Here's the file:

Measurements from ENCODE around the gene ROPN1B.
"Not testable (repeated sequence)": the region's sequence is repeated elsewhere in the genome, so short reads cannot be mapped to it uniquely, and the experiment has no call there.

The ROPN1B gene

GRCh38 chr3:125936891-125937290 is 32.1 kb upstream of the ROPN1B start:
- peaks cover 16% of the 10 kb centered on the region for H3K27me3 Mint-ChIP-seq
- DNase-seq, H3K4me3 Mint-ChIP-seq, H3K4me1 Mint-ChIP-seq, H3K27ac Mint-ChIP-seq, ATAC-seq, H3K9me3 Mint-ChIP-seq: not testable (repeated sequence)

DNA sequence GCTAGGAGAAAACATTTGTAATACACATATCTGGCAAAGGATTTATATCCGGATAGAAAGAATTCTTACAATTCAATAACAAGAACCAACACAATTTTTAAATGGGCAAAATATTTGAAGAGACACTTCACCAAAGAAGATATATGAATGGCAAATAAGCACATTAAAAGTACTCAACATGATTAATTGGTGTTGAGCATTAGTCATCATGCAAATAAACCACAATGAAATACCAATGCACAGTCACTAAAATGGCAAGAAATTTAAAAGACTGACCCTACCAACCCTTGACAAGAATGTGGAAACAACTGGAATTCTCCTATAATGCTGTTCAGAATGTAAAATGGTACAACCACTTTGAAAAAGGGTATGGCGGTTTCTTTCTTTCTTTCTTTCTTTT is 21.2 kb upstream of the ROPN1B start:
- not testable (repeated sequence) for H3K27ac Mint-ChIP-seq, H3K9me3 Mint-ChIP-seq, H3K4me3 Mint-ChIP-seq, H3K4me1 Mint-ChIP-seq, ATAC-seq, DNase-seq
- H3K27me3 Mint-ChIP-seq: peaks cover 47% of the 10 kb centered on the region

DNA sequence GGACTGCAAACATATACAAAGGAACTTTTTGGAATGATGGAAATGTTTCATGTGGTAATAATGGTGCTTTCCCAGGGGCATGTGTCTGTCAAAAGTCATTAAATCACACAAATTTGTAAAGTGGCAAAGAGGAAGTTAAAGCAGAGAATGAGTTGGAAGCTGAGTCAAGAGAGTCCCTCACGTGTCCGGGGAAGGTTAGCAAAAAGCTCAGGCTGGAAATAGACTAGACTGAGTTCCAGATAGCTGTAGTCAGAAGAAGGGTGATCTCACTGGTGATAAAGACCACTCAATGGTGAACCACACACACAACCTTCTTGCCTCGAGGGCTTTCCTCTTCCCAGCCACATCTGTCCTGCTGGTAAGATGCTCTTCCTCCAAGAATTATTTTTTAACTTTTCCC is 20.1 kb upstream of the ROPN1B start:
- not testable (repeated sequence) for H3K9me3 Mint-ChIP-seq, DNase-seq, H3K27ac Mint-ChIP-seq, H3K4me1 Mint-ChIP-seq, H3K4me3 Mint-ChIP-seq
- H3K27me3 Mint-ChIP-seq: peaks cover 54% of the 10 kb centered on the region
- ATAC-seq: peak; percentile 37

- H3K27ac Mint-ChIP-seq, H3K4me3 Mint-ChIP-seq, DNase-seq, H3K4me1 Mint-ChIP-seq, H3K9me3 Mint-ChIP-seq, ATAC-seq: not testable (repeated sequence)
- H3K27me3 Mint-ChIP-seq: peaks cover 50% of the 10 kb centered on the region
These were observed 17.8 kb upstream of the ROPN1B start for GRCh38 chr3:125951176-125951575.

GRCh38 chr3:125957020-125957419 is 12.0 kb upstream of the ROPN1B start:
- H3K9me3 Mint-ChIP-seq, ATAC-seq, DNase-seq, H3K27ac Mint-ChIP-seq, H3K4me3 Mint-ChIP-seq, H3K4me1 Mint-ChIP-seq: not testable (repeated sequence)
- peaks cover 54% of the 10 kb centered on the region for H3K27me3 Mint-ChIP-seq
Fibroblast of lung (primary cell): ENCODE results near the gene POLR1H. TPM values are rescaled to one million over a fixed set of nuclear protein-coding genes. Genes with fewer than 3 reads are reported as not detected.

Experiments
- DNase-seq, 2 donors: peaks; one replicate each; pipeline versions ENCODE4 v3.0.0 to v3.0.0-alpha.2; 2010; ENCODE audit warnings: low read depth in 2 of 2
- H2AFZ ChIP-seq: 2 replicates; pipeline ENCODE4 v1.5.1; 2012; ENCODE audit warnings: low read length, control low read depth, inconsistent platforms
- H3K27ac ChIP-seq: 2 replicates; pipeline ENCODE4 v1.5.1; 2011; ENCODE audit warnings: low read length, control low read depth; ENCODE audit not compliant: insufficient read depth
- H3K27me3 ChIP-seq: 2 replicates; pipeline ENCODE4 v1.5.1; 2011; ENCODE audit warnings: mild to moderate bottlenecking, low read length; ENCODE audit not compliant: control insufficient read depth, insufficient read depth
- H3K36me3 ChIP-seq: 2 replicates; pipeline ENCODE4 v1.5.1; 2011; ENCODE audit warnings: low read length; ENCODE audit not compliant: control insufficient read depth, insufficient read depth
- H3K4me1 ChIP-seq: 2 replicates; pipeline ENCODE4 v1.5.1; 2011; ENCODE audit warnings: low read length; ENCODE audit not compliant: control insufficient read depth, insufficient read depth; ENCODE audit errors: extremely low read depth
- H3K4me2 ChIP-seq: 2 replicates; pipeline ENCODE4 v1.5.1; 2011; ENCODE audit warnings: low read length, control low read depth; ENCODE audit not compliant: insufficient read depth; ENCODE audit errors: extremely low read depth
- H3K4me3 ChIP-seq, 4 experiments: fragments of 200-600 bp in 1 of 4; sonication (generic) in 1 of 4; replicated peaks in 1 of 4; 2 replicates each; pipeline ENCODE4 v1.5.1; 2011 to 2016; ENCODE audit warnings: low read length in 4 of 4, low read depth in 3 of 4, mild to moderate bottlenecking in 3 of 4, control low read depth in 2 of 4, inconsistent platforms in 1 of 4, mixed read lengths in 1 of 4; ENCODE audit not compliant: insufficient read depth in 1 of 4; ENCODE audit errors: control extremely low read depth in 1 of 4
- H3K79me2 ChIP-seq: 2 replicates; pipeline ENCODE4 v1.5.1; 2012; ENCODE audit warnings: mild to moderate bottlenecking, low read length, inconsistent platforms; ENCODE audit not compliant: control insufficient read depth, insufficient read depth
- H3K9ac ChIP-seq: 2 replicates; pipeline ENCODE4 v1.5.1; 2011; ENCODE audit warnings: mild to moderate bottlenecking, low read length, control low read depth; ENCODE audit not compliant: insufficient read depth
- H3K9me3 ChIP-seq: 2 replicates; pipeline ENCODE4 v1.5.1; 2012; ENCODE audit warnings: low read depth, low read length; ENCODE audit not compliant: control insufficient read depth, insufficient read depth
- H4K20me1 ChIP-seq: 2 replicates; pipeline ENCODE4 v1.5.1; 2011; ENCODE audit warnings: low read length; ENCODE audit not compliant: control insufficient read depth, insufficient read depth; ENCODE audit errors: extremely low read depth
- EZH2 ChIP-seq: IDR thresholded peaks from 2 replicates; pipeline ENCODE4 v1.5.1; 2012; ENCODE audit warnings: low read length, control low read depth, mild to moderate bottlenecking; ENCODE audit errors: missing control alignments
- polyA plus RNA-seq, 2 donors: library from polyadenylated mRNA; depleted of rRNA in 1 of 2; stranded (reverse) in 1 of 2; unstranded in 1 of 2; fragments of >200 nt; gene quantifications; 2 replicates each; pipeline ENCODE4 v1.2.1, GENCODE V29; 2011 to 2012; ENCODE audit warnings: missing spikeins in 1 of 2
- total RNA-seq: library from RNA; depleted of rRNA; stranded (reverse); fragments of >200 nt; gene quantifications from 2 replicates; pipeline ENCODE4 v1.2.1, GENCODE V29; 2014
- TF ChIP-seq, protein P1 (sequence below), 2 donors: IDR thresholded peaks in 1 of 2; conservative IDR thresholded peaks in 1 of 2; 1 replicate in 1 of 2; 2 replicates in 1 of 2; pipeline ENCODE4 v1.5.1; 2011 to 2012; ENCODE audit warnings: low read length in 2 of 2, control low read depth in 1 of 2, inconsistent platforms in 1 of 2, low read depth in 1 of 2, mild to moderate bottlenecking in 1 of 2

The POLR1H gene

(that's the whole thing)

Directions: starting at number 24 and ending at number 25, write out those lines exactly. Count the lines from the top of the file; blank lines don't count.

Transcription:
- H3K27ac ChIP-seq: 2 replicates; pipeline ENCODE4 v1.5.1; 2011; ENCODE audit warnings: low read length, control low read depth; ENCODE audit not compliant: insufficient read depth
- H3K27me3 ChIP-seq: 2 replicates; pipeline ENCODE4 v1.5.1; 2011; ENCODE audit warnings: mild to moderate bottlenecking, low read length; ENCODE audit not compliant: control insufficient read depth, insufficient read depth